Trail running is a great way for runners to break the boredom of daily training runs and build some new running skills at the same time. Here are a few tips for trail runners to make a transition to trail running more comfortable.
Before you hit the trails of your local parks or mountains, you should have a good base of fitness. Trail running is a bit more effort than running on flat, smooth pavement, and in order to be able to run trails for more than a few minutes, you should have a base of endurance, be able to run nonstop for thirty minutes, and have completed about a month's worth of interval training workouts -- about two high-intensity interval sessions per week for four weeks.
Researchers have found that a simple screening assessment may help predict which athletes may be more likely to have an ankle injury. Because ankle sprains are one of the most common trail running injuries, it's a good idea to take this assessment before you hit the trails. If you don't pass the test, you can use the recommended training routine to improve your ankle stability. You may also want to begin your trail running on smooth trails, and work on your balance and proprioception for a bit longer before attempting uneven trails.
Trails can be smooth and flat or full of roots, rocks and ruts. To avoid injury on this type of trail requires strong feet and ankles, good balance and the ability to react. You can develop your proprioceptive abilities and body awareness by practicing dynamic balance exercises or using balance and proprioception training products such as wobble boards, foam rollers and other stability training aids.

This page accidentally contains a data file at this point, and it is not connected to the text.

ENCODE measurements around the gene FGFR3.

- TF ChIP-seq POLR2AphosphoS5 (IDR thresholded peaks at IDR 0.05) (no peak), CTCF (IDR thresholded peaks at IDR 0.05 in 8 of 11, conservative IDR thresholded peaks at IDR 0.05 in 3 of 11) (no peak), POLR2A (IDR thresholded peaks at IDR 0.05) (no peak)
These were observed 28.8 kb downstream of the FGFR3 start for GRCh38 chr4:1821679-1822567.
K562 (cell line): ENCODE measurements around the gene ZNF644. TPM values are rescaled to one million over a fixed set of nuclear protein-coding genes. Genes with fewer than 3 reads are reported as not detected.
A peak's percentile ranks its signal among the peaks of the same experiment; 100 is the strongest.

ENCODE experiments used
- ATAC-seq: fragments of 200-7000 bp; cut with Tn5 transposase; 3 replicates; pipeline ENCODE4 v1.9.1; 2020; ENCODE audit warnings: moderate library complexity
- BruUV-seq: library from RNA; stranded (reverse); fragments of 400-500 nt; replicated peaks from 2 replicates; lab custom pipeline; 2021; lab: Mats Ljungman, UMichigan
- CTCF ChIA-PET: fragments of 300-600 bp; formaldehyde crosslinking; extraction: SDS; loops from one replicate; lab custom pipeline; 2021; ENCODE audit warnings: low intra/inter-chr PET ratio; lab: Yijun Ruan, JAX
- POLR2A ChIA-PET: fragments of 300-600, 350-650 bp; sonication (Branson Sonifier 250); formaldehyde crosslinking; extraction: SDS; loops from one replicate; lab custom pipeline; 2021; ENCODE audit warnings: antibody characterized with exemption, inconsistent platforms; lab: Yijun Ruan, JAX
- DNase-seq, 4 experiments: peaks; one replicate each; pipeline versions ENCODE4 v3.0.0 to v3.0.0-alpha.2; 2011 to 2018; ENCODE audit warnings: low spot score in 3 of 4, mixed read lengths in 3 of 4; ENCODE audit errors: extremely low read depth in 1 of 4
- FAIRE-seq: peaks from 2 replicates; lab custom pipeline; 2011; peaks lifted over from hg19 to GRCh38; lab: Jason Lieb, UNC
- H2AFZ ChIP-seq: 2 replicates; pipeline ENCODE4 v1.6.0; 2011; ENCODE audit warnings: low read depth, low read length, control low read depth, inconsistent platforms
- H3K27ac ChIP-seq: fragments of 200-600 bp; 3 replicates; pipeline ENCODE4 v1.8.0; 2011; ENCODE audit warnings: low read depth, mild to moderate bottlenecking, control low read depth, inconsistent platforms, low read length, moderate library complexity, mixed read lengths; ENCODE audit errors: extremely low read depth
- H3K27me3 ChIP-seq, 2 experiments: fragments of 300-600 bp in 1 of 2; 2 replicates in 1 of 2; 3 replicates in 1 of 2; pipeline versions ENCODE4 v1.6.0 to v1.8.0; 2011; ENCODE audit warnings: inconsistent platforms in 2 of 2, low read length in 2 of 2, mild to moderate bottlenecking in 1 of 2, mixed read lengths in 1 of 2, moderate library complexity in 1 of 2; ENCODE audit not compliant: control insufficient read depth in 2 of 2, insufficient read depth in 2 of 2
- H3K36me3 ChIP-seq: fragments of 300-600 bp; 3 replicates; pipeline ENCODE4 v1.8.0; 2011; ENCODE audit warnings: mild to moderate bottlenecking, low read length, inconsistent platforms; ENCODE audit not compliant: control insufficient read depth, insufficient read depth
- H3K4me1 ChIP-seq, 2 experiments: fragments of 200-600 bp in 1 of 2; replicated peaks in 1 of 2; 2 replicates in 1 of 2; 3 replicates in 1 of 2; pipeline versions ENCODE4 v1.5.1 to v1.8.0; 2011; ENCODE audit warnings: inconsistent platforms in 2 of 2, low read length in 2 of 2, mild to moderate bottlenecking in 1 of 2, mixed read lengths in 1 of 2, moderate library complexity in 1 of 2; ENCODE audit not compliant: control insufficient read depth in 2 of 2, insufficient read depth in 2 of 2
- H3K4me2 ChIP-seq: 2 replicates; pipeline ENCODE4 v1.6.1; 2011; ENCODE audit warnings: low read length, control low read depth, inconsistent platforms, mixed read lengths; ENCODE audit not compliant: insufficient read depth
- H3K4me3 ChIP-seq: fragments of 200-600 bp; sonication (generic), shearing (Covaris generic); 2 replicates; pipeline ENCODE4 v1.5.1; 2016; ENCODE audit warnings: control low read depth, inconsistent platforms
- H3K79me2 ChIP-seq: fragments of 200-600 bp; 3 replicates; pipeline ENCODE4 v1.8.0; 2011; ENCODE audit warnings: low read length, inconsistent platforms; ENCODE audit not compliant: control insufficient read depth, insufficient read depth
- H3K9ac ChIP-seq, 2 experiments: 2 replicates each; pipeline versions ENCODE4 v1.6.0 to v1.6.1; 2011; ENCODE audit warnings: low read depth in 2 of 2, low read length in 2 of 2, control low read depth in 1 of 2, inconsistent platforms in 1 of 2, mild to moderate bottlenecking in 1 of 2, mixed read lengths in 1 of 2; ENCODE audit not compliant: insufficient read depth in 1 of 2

Constantly maintaining your balance and momentum while running on uneven, undulating terrain requires a strong yet flexible core to help control movement and shift body weight to move in any direction. If you run on trails, try to do a core-strengthening workout two to three times per week.
Although you can run on trails in any running shoe that fits you well, it's helpful to use a shoe specifically designed for trail running. These sturdy off-road trainers have added traction, stability and durability. The thick, aggressive tread helps maintain contact with the trail and the extra waterproofing helps keep your feet dry in wet trail conditions.
Trail running requires the right fuel. Unless your workout is less then 20 minutes, you'll want to make sure you have a water stop planned or carry a hydration pack or water bottle with you. If you have a long trail running session, bringing some easy-to-carry nutrition is essential. Some runners have good results with basic trail mix, an energy bar or gel or a banana, but it's a good idea to try different things to find what works best for you.